It is not often that we hear members of the legislature complain that there are too FEW rules and regulations. But that complaint has been raised by the chairman of a committee that specializes in state rules and regulations, Senator Eric Schmitt of Kirkwood, who heads the legislature’s Joint Committee on Administrative Rules. The committee was set up in 1975 to keep state agencies from making rules and regulations without legislative scrutiny. Sometimes the rules committee rejects an agency proposal.
But the legislature’s probe of the revenue department’s document scanning operation has opened the issue for investigation for Schmitt and his committee. He says the number of rules set forth by the revenue department has shown a “dramatic” decline in the last two or three years. He thinks there is a “growing trend” of agencies to do what they want to do and hope the legislature doesn’t notice.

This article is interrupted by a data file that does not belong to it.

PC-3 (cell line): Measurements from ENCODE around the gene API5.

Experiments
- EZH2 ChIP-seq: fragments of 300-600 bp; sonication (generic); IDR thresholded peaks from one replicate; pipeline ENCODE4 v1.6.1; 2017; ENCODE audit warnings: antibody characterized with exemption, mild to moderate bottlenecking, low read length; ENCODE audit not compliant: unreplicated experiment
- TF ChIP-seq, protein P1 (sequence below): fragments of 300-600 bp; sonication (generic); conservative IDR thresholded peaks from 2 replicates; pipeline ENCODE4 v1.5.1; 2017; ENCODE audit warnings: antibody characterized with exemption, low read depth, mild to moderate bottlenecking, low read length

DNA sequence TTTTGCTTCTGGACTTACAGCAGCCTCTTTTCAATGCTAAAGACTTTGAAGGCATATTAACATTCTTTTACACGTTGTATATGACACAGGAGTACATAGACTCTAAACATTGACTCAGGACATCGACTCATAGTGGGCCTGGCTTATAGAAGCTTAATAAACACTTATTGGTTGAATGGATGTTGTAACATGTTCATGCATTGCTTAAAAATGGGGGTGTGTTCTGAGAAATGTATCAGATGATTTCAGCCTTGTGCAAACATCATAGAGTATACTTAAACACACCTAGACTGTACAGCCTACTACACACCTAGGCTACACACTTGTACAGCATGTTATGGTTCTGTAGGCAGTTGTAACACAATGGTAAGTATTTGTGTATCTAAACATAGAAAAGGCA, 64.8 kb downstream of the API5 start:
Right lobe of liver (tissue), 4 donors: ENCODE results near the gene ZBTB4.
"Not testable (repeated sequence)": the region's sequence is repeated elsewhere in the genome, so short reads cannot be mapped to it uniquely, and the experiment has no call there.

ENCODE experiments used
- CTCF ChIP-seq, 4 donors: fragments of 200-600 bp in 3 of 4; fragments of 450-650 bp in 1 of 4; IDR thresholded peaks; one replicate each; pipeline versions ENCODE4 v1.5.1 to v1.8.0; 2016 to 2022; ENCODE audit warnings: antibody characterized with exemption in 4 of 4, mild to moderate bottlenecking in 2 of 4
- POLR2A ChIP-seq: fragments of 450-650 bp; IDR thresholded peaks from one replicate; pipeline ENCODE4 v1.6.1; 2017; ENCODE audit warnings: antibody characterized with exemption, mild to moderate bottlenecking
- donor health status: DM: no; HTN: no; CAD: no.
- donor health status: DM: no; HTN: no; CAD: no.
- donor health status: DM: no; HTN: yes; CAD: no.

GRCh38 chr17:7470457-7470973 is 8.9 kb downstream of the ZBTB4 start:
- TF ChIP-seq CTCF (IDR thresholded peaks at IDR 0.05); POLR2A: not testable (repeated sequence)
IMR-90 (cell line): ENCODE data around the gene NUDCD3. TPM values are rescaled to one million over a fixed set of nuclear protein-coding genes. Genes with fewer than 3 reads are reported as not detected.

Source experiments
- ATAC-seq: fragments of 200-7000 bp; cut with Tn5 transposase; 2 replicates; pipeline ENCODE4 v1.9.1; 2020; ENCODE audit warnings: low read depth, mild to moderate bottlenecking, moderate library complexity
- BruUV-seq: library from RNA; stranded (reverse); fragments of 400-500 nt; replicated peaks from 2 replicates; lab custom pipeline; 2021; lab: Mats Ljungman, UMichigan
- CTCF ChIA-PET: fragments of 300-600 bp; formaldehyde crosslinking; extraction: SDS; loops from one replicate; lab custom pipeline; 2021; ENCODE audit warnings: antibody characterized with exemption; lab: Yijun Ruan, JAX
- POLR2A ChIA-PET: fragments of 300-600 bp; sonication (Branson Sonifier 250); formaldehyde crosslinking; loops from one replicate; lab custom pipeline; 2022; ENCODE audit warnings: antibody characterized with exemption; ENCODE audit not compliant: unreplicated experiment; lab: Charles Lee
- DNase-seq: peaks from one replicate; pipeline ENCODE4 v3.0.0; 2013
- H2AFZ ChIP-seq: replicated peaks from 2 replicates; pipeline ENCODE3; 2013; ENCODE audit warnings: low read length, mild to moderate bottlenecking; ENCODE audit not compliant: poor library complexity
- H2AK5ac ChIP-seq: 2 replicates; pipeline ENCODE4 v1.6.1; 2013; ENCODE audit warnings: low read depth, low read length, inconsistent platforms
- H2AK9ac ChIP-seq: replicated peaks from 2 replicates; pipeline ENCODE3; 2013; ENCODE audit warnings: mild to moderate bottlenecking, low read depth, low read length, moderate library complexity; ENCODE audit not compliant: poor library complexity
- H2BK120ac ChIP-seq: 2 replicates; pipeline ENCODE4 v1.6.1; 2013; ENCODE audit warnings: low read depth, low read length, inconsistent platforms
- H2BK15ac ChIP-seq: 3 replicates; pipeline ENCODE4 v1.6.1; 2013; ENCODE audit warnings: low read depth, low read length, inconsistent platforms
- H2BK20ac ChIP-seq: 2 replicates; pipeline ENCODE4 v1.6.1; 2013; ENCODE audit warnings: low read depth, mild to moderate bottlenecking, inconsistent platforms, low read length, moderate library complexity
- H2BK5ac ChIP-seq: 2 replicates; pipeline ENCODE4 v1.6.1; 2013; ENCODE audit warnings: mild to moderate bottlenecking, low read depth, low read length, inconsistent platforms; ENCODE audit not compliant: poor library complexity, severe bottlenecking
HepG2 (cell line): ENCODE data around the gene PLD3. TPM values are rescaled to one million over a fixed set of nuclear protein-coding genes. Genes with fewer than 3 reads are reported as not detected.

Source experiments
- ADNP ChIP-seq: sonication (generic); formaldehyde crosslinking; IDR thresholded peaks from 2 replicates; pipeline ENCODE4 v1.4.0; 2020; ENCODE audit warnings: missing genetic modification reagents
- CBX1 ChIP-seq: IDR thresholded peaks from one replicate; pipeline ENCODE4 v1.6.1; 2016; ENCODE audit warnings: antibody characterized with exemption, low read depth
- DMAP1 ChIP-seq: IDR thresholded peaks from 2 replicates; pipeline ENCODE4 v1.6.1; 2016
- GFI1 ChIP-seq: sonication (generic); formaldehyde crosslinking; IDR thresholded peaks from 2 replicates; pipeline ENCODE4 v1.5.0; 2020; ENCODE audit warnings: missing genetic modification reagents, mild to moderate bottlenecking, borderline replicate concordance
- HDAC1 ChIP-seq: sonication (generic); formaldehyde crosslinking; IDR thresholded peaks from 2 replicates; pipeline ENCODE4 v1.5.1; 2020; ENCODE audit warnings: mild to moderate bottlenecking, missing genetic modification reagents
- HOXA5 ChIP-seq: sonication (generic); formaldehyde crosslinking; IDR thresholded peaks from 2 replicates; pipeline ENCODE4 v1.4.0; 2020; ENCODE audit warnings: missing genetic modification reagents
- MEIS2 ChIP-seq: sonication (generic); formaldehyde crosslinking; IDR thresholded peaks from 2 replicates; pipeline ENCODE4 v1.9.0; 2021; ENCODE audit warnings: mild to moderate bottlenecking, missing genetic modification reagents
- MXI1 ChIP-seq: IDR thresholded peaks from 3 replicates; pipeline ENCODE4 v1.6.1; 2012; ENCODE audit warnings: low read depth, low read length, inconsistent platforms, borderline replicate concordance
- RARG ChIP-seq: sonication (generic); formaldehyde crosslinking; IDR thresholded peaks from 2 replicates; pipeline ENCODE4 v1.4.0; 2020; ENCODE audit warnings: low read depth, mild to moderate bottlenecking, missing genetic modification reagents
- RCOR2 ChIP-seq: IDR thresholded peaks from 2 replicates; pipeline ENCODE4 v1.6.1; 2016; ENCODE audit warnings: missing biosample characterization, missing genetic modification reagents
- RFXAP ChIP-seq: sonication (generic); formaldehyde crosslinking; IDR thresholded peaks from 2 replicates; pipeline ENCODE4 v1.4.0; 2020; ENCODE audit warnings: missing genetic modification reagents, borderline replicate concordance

Lawmakers investigating the revenue department says it has changed the process for getting driver’s licenses without publishing a new rule. Schmitt says the department finally has admitted it should have done that. But he worries agencies operating in a term-limited world avoiding legislative oversight. He targets natural resources and elementary and secondary education as other agencies that should have advocated rules for some of the things they’re doing, but haven’t.
Schmitt says Jay-car, as the JCAR committee is called, is a check and balance on government growth. He says agency failure to have rules reviewed by the committee weakens public confidence in government.